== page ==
New Jersey Court: Don’t Text Drivers
In a decision that has garnered national attention, a New Jersey appellate court has held that civil liability may attach to a person who texts another he or she knows, or has special reason to know, is driving. The case, Kubert v. Best, involved an 18-year-old driver who crossed the dividing line into opposing traffic while texting and driving, resulting in a collision that seriously injured the plaintiffs, a driver and passenger of a motorcycle. Another named defendant was a seventeen-year-old friend of the driver who was not present at the scene of the accident. The court noted that the two had texted 62 times on the day of the incident, including 3 texts that were exchanged while the eighteen-year-old was driving immediately preceding the accident.
The court framed the issue: “We must determine as a matter of civil common law whether one who is texting from a location remote from the driver of a motor vehicle can be liable to persons injured because the driver was distracted by the text.” The court held “that the sender of a text message can potentially be liable if an accident is caused by texting, but only if the sender knew or had special reason to know that the recipient would view the text while driving and thus be distracted.” Ultimately, however, the court affirmed the trial court’s decision to dismiss the plaintiffs’ claim against the seventeen-year-old for failing to meet their evidentiary burden.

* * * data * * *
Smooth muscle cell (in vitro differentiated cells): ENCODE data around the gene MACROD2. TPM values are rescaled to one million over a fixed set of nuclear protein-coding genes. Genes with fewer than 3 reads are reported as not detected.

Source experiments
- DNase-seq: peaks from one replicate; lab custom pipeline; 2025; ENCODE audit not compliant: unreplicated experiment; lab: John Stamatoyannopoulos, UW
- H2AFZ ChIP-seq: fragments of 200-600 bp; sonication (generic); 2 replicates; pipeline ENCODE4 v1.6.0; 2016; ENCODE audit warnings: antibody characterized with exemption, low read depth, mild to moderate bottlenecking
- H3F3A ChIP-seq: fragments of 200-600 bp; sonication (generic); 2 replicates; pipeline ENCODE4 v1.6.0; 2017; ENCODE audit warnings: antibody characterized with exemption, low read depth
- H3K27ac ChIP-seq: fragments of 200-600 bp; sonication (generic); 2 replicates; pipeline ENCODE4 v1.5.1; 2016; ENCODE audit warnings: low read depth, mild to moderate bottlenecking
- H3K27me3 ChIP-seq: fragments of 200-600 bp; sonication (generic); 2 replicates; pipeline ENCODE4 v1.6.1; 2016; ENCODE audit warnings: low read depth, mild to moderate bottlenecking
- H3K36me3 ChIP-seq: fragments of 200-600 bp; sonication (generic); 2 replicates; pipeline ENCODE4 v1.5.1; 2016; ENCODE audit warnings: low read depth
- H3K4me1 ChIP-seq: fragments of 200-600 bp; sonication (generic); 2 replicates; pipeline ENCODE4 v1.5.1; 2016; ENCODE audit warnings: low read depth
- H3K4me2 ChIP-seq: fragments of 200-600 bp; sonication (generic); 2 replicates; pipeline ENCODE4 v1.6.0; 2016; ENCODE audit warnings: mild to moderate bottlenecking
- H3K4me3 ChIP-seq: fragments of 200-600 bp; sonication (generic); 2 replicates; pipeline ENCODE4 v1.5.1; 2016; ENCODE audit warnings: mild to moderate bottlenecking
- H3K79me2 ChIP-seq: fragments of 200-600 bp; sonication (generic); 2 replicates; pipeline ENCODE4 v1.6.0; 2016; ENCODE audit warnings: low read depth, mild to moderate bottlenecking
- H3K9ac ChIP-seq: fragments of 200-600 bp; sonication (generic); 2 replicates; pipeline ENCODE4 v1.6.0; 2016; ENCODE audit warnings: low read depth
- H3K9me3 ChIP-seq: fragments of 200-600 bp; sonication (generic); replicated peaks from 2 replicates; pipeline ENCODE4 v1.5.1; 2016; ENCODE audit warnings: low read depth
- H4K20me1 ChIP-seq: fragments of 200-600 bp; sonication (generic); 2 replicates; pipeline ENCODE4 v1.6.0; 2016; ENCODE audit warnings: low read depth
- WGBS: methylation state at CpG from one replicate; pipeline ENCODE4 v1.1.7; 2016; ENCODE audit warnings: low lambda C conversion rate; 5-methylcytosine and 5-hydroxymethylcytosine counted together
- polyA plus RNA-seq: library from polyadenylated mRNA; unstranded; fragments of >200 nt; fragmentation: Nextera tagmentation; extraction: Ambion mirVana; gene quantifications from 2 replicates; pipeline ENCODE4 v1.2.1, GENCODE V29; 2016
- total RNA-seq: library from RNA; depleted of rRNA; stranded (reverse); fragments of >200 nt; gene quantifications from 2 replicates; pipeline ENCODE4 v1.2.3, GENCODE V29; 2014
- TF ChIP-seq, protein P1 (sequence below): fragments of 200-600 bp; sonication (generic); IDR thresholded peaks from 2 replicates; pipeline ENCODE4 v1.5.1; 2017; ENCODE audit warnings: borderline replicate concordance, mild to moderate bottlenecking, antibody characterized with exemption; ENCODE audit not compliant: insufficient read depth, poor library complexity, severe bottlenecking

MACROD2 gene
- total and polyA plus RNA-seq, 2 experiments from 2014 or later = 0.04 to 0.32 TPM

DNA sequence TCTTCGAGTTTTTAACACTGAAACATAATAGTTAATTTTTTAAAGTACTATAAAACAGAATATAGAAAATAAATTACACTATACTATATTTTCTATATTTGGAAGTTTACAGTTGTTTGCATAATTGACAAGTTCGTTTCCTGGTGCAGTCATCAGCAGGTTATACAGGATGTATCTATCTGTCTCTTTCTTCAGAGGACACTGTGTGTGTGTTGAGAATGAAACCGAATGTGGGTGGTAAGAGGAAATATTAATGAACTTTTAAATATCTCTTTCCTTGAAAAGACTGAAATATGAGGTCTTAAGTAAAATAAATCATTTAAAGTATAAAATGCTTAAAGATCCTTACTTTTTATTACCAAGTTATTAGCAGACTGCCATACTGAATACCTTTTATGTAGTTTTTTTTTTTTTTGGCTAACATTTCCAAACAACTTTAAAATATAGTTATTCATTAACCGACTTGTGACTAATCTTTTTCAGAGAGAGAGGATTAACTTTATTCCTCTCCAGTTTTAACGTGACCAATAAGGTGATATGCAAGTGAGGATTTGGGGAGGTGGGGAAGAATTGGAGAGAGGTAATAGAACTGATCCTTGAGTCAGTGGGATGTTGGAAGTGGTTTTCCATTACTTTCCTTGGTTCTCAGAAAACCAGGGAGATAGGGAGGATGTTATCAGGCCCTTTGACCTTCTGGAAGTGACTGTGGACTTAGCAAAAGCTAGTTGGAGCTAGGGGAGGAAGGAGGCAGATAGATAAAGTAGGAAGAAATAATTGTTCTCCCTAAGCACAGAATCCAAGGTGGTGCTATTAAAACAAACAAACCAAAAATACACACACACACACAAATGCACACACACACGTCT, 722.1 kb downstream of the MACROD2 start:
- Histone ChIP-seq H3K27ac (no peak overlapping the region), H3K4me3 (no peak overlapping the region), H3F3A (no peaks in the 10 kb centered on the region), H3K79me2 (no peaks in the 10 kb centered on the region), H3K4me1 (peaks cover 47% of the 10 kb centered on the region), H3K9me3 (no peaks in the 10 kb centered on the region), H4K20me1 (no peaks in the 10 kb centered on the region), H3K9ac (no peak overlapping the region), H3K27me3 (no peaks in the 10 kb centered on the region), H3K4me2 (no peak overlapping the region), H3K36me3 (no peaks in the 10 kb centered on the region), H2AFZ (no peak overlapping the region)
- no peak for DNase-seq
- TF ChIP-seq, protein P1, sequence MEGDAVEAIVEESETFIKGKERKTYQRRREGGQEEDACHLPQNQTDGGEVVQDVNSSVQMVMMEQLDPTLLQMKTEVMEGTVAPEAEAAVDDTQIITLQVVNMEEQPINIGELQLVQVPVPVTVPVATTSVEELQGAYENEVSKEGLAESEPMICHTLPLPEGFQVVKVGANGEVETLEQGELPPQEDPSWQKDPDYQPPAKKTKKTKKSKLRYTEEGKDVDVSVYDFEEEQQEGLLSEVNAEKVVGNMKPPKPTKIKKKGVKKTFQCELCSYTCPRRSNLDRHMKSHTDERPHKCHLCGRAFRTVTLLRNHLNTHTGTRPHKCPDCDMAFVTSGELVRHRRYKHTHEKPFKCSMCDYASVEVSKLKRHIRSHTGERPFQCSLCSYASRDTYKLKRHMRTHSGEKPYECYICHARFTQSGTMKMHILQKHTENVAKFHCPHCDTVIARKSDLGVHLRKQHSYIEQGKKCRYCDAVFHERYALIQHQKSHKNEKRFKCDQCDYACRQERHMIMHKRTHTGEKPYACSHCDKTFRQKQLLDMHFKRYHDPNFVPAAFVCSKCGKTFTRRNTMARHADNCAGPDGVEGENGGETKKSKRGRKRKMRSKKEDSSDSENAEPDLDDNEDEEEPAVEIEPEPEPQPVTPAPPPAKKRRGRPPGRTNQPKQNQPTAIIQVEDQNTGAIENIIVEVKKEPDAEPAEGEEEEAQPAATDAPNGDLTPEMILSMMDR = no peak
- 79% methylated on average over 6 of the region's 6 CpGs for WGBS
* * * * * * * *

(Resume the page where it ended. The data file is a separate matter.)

The opinion was released for publication on August 27th and can be found here.
The take away? It’s simple. If you know or have any reason to believe that another person is operating a vehicle, fight the urge and refrain from sending that person a message. The potential consequences likely far out outweigh the utility of the message. The statistics are both plentiful and alarming. For example, according to the U.S. Department of Transportation, in 2011, 3,331 people were killed in distracted driver accidents. For more distracted driving stats, click here or visit www.distraction.gov.
Pennsylvania has a similar texting and driving law to New Jersey, but its courts have yet to extend liability to non-driving texters. In pertinent part, Pennsylvania’s statute reads: “No driver shall operate a motor vehicle on a highway or trafficway in this Commonwealth while using an interactive wireless communications device to send, read or write a text-based communication while the vehicle is in motion.”
If you have been involved in an accident you believe to be a result of distracted driving, call DiSandro & Malloy for a free consultation.